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February 20, 2014 — BarryK
A "child-proofing application" is one of the pending ideas that I had for Quirky6. Now implemented.

The way that I intended this to work is you give a child (or spouse) Quirky on a USB stick. They can bootup on your computer, and can access the Internet, printer, scanner, optical drive, etc., but not your internal hard drives.

This is what the new childproofing system does. You can also childproof Quirky if installed in an internal hard drive partition, however the blocking mechanism works on an entire drive, so Quirky would have to be on a different drive to the one you want to block.

Some snapshots to show it in action. This is the "before" snapshot of the desktop:

The Childproof Setup application is run from the Filesystem menu, and this is the first window:

The final window has some technical description, so I won't publish that. But, after rebooting, here is the "after" snapshot:

Note that the internal drives are disabled on a per-drive basis, however, I have also hidden the first partition of the Flash stick, using a different method. This prevents the child from poking around in the first 'boot' partition and potentially undoing the internal drive disabling.

The childproofing script gets erased after it has been run.

Of course, such blocking is really only for "friendly" users, not someone who wants to break into your hard drive, and especially not someone with technical Linux knowledge. The methods used, though, will probably stump most adult users from the general population.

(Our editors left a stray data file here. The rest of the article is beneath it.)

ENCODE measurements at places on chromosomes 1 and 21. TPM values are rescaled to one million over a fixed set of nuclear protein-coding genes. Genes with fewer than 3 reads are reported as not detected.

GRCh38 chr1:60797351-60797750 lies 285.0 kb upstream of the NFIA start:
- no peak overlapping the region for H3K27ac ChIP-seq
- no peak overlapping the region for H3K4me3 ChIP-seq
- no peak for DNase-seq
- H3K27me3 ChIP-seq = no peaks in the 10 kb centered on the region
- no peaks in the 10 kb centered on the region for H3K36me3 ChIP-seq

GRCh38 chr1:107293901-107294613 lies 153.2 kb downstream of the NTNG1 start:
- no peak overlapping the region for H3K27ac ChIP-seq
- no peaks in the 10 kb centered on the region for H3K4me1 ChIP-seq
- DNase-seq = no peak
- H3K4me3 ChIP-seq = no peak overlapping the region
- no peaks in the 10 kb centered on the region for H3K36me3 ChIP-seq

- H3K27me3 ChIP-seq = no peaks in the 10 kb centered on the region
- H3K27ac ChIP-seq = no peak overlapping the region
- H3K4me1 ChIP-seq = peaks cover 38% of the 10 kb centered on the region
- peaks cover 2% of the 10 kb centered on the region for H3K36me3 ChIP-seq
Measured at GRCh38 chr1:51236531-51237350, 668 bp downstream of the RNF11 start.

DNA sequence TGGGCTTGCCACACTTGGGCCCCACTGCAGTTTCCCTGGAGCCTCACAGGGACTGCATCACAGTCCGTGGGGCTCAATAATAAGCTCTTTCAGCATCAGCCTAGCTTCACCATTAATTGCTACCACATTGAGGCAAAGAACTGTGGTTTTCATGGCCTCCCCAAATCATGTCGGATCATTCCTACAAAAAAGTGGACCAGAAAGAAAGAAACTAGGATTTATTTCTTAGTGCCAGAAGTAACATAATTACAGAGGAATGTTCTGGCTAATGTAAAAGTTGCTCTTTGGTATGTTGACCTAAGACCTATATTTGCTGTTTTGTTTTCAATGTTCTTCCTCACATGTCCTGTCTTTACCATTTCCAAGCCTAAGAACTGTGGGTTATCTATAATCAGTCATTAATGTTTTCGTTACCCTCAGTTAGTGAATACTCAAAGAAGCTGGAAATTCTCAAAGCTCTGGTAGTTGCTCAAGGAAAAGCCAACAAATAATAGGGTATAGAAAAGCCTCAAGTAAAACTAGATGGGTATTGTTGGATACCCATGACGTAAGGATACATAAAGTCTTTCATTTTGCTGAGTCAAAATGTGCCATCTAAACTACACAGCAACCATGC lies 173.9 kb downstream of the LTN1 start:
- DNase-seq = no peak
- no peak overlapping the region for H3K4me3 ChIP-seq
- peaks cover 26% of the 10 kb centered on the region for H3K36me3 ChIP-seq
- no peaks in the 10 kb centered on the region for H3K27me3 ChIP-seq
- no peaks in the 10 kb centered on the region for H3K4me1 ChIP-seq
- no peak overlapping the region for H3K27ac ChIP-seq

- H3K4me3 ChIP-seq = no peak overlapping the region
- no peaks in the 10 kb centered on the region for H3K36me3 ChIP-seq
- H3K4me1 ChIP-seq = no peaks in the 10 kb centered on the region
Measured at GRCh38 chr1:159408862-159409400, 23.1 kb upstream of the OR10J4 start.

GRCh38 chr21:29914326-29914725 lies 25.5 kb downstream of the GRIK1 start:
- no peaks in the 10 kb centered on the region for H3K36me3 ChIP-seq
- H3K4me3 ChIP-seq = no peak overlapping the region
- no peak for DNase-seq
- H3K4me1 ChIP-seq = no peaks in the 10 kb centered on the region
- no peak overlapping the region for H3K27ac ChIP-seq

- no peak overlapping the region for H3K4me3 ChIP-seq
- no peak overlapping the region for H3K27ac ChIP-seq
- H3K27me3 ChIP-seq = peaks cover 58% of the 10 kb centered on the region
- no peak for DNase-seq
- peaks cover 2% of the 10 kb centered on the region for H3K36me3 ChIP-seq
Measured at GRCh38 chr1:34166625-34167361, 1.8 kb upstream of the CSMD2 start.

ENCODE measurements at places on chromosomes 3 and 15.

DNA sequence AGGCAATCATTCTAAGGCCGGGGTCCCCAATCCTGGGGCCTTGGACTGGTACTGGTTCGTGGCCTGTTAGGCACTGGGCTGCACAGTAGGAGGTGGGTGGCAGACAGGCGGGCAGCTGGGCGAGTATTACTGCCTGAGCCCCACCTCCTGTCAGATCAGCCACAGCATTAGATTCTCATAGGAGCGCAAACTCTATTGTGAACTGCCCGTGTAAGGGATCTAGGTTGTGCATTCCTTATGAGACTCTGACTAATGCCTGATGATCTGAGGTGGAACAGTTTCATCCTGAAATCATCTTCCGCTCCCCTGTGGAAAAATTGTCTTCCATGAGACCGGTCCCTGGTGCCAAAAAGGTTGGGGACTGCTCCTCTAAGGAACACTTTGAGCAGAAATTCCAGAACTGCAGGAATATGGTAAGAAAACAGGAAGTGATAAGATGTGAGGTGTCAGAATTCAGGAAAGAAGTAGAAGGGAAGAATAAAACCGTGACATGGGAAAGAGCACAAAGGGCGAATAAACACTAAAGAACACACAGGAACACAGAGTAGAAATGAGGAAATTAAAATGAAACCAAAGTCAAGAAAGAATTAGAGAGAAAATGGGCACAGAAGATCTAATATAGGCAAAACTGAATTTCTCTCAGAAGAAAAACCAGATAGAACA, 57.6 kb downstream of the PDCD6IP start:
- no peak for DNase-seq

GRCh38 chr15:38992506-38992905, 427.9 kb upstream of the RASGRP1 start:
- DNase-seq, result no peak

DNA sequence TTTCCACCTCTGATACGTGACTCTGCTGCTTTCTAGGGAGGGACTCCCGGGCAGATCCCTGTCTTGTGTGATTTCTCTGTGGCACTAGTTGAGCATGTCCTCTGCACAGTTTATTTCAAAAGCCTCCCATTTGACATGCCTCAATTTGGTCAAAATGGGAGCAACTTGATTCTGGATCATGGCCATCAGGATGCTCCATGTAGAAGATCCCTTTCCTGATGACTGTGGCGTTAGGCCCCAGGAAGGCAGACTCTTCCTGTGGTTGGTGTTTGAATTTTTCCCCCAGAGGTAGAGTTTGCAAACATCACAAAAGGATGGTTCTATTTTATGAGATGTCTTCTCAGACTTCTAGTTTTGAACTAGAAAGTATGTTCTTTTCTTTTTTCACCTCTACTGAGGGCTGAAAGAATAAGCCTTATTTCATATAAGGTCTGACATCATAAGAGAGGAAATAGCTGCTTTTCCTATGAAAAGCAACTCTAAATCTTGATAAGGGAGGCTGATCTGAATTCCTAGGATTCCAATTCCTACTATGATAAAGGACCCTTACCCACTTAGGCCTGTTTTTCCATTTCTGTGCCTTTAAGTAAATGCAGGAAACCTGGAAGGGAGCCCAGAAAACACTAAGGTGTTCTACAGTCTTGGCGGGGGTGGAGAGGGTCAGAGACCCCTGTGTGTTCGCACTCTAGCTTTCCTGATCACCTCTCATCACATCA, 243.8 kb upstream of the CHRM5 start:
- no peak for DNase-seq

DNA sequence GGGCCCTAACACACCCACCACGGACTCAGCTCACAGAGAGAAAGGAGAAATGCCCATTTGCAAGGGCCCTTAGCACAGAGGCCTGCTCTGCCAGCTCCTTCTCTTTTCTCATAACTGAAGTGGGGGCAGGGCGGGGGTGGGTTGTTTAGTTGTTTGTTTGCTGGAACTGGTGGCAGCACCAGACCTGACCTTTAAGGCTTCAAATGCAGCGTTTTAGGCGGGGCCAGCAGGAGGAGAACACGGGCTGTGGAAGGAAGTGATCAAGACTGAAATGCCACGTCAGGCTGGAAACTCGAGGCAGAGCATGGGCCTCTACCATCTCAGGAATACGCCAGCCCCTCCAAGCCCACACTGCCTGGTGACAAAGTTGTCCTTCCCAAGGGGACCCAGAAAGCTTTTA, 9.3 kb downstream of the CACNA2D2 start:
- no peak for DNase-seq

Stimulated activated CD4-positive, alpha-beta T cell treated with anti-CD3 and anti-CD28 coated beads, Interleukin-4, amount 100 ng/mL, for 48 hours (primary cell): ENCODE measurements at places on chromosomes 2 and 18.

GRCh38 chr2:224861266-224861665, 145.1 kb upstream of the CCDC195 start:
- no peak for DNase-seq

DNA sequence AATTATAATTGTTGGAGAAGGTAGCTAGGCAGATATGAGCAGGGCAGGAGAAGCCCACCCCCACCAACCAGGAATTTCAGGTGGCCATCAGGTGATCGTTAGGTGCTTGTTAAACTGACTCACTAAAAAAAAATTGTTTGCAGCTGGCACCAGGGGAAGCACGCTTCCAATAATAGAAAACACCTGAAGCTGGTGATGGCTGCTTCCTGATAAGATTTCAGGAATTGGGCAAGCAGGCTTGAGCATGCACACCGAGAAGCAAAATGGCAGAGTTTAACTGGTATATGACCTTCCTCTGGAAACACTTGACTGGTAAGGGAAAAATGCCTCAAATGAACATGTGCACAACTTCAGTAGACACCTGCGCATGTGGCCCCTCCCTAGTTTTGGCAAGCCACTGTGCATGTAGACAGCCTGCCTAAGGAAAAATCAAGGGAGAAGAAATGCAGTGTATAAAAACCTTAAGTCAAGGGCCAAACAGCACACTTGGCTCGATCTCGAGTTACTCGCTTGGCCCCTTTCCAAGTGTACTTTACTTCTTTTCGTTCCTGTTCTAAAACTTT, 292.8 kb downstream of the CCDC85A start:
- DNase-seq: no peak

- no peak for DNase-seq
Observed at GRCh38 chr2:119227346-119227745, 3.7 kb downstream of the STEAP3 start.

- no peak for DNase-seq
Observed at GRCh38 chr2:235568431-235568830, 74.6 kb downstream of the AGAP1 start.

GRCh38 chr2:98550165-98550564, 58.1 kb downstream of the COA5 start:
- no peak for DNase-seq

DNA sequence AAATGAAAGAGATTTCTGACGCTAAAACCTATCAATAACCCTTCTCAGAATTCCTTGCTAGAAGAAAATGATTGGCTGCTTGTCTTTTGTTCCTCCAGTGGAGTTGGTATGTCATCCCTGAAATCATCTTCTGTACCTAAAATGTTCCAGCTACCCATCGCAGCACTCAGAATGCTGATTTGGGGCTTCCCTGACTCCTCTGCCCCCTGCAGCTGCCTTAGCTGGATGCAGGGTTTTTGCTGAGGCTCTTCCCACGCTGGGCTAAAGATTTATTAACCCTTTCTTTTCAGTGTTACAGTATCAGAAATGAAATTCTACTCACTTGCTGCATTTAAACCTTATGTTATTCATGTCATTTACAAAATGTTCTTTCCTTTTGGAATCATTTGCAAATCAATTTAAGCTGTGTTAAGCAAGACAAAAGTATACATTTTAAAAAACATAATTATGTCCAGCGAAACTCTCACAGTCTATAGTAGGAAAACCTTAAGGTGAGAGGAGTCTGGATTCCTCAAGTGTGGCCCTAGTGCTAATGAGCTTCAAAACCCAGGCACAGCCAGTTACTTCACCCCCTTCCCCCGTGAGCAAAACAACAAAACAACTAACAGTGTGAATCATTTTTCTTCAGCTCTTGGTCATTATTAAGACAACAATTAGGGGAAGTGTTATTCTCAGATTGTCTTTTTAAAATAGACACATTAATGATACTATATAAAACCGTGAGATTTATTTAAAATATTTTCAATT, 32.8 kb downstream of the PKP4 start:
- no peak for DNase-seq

Huh? that would defeat the purpose. Once a Flash stick is childproofed, it stays childproofed.

No, the blocked drives are not affected in any way. They are only disabled from the point of view of the childproofed Quirky installation.

It is just that the Linux kernel will ignore the internal drive(s) in the childproofed installation. The drive(s) are untouched and still work as normal.

Seriously, with the tons of scrap around, surely it's easier to give the kids PCs of their own, one each in each room of the house. Not a problem running compact distros like Puppy that can be tailored to meet their individual needs (rather than wants). It's not the PCs in their life that are the problem - it's the smartphones. Added to which, they get smarter themselves with each generation. They talk amongst themselves on the social media, so hacks, cracks and backdoors are the currency of their world.
Decent education, stable homelife, well-managed after-school sports/activities and eyes in back of heads strike me as more desirable aims.

The first window now looks like this:

This is more flexible. It works equally well for Quirky installed to a plugin-drive as for installed in an internal partition.

Mozilla Working on $25 Firefox OS Smartphones

L18L was, for some reason, unable to post a comment here, so sent it to me:

Childproof Reboot

Hope I am not too late to this party.
step wrote:
From your description I infer that rebooting the PC will make all drives visible again, will it? If so, a child even inadvertently rebooting the PC will bypass the child proofing. Did I miss something?

Yes you have missed something.
Grandfathers know how to protect their box from try-to-reboot grandkids: simply setup a password in the BIOS.
still can see that its necessary to torture children though.

still cant see that its necessary to torture children though.

Tags: linux